The House Select Committee is investigating thewill hold another public hearing on Tuesday, this time focusing on the extremists’ role on the day.
committee memberThe upcoming hearing will “continue the story of Donald Trump’s attempt to overthrow the 2020 presidential election.”
CBS News will broadcast the hearing as a special report beginning at 1:00 p.m. ET.
Raskin noted Sunday that the committee has so far outlined former President Trump’s pressure campaignsthe , ahead of Congress’ scheduled certification of the electoral college on Jan. 6 .
“One of the things that people will learn is the fundamental importance of a meeting that took place on December 18 at the White House,” Raskin said.
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“And that day, the group of outside attorneys dubbed ‘Team Crazy’ by people in and around the White House came in to try and call for several new courses of action, including the seizure of voting machines across the country,” said Raskin. “And so some of the people involved in that were Sidney Powell, Rudy Giuliani was there for part of that discussion, Michael Flynn was there for that. But against this ‘Team Crazy’ was an internal group of lawyers who essentially wanted the President to admit at that point that he had lost the election and were much more willing to accept the reality of his defeat at that point.
Raskin said in the middle of the night on December 19 that Trump sent a tweet “after what has been described as the craziest meeting in the entire Trump presidency.”
“Donald Trump sent the tweet, which was meant to be heard around the world, for the first time in American history, when a United States President called for a protest against his own administration to try to overturn the electoral college vote count stopping a presidential election he lost,” Raskin said. “Absolutely unprecedented, nothing like this had ever happened before. So people will hear the story of that tweet and then the explosive impact it was having in Trump World and especially among the domestic ones violent extremist groups, the most dangerous political extremists in the world, had land.”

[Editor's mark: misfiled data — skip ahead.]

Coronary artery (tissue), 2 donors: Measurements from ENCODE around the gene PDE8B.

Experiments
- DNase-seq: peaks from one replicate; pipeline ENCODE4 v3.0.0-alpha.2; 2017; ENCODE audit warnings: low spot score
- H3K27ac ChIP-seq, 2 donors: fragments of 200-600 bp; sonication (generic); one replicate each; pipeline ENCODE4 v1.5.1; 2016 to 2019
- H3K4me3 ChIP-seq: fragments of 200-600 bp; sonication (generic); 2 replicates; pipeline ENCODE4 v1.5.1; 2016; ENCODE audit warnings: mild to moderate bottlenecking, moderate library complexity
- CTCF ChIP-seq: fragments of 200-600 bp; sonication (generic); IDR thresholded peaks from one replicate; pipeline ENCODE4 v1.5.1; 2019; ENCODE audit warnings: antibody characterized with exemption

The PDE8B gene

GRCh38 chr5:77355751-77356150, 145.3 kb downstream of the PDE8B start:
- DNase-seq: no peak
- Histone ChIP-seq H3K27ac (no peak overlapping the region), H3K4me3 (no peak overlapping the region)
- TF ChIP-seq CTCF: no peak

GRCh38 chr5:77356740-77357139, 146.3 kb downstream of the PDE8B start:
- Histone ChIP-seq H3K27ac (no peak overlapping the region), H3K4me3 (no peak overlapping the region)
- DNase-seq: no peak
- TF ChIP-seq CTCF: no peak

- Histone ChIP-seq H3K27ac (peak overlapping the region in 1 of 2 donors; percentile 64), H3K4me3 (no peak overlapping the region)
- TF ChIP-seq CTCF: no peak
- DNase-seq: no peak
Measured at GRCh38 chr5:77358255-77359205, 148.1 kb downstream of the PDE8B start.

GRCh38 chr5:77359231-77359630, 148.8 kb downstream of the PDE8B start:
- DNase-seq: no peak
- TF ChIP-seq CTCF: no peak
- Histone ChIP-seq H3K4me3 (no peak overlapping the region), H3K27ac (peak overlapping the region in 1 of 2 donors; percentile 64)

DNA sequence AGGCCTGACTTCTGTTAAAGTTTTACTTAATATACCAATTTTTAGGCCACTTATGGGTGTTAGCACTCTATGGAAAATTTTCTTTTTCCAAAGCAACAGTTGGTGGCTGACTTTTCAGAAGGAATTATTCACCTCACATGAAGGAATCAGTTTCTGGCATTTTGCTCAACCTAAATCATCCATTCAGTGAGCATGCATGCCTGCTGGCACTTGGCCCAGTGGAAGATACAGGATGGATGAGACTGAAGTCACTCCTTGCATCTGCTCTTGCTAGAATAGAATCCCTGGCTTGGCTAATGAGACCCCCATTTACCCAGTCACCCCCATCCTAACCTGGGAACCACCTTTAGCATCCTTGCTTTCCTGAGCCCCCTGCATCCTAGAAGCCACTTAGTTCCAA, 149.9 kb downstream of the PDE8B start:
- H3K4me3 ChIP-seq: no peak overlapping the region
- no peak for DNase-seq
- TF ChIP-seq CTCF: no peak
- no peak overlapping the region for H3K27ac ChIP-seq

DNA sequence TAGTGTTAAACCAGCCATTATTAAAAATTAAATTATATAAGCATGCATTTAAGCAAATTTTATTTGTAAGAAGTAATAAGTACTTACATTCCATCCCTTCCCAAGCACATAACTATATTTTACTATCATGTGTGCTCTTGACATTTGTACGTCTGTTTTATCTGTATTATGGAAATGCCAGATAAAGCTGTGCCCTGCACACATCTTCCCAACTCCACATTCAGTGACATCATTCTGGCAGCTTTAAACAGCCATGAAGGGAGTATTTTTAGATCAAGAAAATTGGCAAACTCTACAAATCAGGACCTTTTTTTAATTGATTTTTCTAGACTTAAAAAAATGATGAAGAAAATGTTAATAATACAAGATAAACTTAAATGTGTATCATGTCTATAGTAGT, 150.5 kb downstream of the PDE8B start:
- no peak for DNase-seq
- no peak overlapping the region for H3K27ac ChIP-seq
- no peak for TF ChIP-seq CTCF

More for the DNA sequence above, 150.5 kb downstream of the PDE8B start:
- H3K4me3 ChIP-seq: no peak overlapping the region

Last week, Trump White House Attorney Pat Cipollone testified before the committee for more than eight hours. Raskin said Cipollone gave the committee “valuable” information.
“We’ll be able to use a lot of what Mr. Cipollone said to validate other things we’ve learned along the way,” Raskin said. “He was the White House Counsel at the time. He was aware of all the important steps I believe Donald Trump was taking to try to overthrow the 2020 election and essentially take over the presidency.”
The January 6 Committee of the House of Representatives held seven public hearings in June and July to present the evidence they gathered during the 11-month investigation. The committee has heard hundreds of hours of testimony, including from some of the core members of Trump’s inner circle.
In addition to information about pressure campaigns, the committee has also revealed new details about the plan allegedly proposed by Trump allies to propose fake voters from several battleground states won by President Joe Biden.
On June 28, Cassidy Hutchinson, a former adviser to Trump Chief of Staff Mark Meadows, testified publicly in a hastily added hearing. Her blockbuster testimony included telling Trump that the crowd at the Ellipse on Jan. 6 had guns and other weapons and that the former president intended to join them on the way to the Capitol. She also said she was told that Trump lunged at a Secret Service agent in a presidential vehicle.
Hutchinson also testified that in the days leading up to January 6, Meadows told her, “There’s a lot going on at Cass, but I don’t know, things could get really, really bad on January 6.”
This weekend, lawyers for Trump campaign strategist Steve Bannon, who has been charged by the Justice Department with evading a subpoena to testify, sent a letter to the committee saying he was ready to testify publicly.
Bannon cited executive privilege in his refusal to testify, but Trump sent a letter to Bannon’s attorneys waiving executive privilege.Trump’s claim to executive privilege, and that was it .